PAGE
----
While the Cincinnati Bengals travel across the country looking to continue a recent streak of success, the San Diego Chargers are lying in wait looking to reverse their recent record against the AFC North. The Bengals have won their last three games to establish a record of 6-5, while two losses against AFC North opposition are part of the Chargers’ 4-7 record.
Close losses to the Cleveland Browns and Baltimore Ravens are part of the Chargers’ 1-4 record in their past five games. However, the other two losses during that stretch came against Peyton Manning‘s Denver Broncos and the high-flying Tampa Bay Buccaneers. The Chargers have repeatedly lost games from winning positions this year as a result of minor details or lapses in concentration. For that reason, in a one off game, they are a very dangerous 4-7 opposition.
Purely based on their recent form, the Bengals should add another convincing victory to their playoff push. However, purely based on matchups, the Chargers have a clear advantage in many areas.
Even though Geno Atkins and Michael Johnson should be able to have big days as pass rushers upfront on defense, the Chargers’ sheer size at the offensive skill positions will cause havoc for the secondary and linebackers in coverage. The Bengals’ secondary has played outstanding football in recent weeks, but they haven’t faced two 6’5 starting receivers. The Chargers, with Danario Alexander and Malcolm Floyd, not only pose that threat, but also have a depth of physical receivers and tight ends who will have mismatch advantages in coverage.
The only limitations the Chargers’ receivers should face in this game will come from the performance of Philip Rivers. Rivers was at one time an elite quarterback who hid many of the flaws of his teammates, but over the past two seasons he has been the most inconsistent starting quarterback in the NFL. Rivers will have to deal with pressure all day and that pressure will lead to turnovers if Rivers forces passes as he so often has. If the Chargers are too pass-happy, as they often are, that will work in the Bengals’ favor somewhat as they can focus on coverage.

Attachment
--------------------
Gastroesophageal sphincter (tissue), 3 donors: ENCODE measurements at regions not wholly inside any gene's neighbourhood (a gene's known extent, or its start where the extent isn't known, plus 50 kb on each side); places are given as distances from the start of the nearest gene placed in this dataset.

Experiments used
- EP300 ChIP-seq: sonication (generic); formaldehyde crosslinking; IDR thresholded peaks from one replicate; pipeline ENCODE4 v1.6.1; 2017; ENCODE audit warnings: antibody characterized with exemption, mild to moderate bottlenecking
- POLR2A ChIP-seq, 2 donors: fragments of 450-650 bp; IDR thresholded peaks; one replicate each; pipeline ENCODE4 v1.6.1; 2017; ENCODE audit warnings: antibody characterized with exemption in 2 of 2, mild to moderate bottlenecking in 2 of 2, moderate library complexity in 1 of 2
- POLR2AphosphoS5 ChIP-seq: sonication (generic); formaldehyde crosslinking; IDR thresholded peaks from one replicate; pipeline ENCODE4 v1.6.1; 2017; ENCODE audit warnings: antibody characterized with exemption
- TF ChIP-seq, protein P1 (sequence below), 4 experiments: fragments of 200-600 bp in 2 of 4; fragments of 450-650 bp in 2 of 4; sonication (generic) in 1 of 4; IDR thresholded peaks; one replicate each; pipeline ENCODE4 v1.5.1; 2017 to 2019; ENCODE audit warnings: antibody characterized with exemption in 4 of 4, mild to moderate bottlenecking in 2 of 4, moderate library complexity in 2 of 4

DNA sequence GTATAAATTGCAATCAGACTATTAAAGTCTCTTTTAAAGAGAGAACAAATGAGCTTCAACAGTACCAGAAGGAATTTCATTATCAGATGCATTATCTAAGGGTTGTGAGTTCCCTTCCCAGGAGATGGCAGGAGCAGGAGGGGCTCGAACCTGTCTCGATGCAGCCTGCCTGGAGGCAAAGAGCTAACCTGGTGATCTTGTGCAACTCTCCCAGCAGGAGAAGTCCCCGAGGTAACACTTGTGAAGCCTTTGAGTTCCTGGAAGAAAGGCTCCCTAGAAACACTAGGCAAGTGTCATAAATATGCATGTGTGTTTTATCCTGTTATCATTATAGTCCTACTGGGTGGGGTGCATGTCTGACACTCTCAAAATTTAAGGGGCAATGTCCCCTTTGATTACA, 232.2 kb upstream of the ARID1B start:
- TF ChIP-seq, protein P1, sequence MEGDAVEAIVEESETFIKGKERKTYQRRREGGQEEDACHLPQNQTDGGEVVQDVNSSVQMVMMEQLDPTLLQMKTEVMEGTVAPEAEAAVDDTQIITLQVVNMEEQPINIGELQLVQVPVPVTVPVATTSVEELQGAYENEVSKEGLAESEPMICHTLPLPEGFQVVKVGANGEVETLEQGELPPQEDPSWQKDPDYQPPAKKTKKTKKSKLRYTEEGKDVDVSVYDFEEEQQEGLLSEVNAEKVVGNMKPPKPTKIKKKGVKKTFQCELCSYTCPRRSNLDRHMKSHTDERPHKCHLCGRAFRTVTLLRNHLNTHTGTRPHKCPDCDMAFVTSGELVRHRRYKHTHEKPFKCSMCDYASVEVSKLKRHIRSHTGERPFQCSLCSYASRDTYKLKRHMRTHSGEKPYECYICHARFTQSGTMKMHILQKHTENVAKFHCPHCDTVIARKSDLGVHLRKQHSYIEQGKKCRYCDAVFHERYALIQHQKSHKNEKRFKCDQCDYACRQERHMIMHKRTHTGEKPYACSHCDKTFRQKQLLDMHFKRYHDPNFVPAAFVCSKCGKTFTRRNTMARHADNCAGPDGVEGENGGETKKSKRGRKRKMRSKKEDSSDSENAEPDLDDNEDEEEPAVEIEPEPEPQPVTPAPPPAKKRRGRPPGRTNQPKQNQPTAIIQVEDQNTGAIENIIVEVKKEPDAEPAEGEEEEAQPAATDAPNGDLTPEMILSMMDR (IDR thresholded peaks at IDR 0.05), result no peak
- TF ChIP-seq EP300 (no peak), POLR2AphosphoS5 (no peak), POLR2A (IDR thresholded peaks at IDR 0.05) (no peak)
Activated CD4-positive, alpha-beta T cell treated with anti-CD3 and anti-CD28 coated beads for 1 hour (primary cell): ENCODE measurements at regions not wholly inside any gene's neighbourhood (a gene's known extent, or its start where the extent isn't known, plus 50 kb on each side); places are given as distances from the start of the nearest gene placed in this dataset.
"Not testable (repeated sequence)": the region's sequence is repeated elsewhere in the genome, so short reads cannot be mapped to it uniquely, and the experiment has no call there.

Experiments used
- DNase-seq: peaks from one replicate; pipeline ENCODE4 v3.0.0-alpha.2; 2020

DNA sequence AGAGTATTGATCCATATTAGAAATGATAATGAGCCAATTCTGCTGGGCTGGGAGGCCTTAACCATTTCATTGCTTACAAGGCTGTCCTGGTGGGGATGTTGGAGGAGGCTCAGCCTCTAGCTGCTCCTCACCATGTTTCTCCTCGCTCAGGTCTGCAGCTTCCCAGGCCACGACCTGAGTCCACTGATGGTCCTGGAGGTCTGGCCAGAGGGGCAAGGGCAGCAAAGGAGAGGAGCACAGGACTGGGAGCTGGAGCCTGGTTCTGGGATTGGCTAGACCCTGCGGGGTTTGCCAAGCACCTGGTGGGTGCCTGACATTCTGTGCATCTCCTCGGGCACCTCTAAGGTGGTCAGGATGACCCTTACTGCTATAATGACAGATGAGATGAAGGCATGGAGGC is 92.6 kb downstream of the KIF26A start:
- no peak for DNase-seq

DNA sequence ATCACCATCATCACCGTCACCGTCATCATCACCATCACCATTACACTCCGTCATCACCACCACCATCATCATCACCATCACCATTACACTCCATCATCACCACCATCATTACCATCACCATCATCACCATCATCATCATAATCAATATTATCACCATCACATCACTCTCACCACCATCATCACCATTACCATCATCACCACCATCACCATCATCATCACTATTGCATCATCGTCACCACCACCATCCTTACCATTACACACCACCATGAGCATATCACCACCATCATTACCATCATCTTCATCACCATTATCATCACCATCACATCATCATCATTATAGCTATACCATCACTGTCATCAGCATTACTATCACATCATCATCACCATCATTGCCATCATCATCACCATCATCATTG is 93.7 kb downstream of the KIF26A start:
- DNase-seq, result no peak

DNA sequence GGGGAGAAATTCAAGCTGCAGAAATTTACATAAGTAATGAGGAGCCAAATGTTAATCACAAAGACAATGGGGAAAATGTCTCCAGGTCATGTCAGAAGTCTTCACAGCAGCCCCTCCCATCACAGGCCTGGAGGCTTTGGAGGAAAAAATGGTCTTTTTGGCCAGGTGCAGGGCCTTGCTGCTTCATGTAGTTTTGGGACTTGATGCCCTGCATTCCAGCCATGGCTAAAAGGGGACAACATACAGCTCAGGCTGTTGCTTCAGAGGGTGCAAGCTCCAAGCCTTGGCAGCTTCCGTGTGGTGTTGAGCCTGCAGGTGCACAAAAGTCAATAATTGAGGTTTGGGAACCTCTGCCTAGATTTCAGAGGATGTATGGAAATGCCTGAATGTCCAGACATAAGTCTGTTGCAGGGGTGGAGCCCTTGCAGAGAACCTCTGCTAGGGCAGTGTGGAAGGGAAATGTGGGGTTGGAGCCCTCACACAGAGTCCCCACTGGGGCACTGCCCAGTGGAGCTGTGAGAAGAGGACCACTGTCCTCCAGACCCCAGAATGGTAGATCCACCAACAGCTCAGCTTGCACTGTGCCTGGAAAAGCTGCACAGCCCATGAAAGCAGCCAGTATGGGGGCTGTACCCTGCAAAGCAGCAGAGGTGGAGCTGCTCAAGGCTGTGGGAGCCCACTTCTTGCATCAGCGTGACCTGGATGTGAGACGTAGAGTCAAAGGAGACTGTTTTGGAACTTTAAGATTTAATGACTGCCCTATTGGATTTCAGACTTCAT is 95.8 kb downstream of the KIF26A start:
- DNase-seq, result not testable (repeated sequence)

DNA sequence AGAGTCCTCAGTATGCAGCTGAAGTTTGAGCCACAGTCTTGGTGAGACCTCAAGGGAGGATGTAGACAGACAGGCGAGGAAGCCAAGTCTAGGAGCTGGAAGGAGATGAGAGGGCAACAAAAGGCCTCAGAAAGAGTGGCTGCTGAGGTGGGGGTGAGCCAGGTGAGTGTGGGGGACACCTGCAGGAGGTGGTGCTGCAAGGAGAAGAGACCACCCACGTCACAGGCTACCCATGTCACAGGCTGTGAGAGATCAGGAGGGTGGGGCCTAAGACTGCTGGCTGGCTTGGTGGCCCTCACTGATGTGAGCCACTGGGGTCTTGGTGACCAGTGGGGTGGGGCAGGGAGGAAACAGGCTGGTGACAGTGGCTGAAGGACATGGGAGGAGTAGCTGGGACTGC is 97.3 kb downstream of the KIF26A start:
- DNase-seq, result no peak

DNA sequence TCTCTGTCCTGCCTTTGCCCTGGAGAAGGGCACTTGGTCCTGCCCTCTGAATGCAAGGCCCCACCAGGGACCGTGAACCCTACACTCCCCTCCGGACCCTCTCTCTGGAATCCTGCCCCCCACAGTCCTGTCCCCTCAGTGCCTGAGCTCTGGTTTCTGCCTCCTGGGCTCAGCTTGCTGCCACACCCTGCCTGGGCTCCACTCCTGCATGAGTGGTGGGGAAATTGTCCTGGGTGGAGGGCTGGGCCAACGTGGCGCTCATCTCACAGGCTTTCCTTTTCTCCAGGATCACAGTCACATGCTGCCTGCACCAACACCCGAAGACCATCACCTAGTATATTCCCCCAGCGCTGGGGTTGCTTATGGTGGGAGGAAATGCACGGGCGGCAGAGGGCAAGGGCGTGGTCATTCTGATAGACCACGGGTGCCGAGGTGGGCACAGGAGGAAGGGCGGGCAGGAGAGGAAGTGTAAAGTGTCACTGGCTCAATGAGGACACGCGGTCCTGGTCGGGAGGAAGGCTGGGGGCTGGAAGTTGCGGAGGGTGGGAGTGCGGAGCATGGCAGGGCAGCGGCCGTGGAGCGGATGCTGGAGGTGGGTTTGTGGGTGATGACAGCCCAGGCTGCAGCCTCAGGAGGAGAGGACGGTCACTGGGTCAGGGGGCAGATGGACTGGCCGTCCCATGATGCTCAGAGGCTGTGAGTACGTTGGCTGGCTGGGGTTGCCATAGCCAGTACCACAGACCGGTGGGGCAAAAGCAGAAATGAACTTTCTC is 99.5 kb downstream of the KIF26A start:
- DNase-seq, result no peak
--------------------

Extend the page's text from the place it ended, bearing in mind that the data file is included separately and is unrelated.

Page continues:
If the Chargers unleash Ryan Mathews and make him a focal point of the offense, today’s gameplan on defense becomes very difficult. Mathews is a gamechanging runner who has had a very quiet season after entering the regular season injured. If Norv Turner doesn’t use Mathews, the Bengals’ pass rush will tee off on Rivers while Mike Zimmer will flood the field with coverage. If Turner does establish the run, the Bengals’ defense will go from being very proactive to completely reactive. Reactive is never the approach a defense wants to take.
That is the biggest test facing the Bengals’ offense today. The Chargers’ defense will be proactive today, because they have a top ranked run defense who will be able to shut down the Bengals’ rushing attack with just their front seven. In recent weeks, Jay Gruden has run a very balanced offense to help Andy Dalton. Dalton has flourished during that time, but he will really be tested this week because he will have to pass significantly more than hand the ball off if the team is to have offensive success.
Unless the offense is benefited by an early special teams or defensive big play, BenJarvus Green-Ellis and Cedric Peerman won’t be big factors. That will force Dalton to throw to a wide receiver group that is missing the injured Mohamed Sanu. However, in Sanu’s place, Marvin Jones and Andrew Hawkins have returned just in time to play in this game. The Chargers’ weakness on defense is in the secondary, where the Bengals should get appealing matchups on either side of the field.
Two secondaries facing tough matchups, one pass happy team and one team who will likely be forced to pass, could turn this game into a shootout.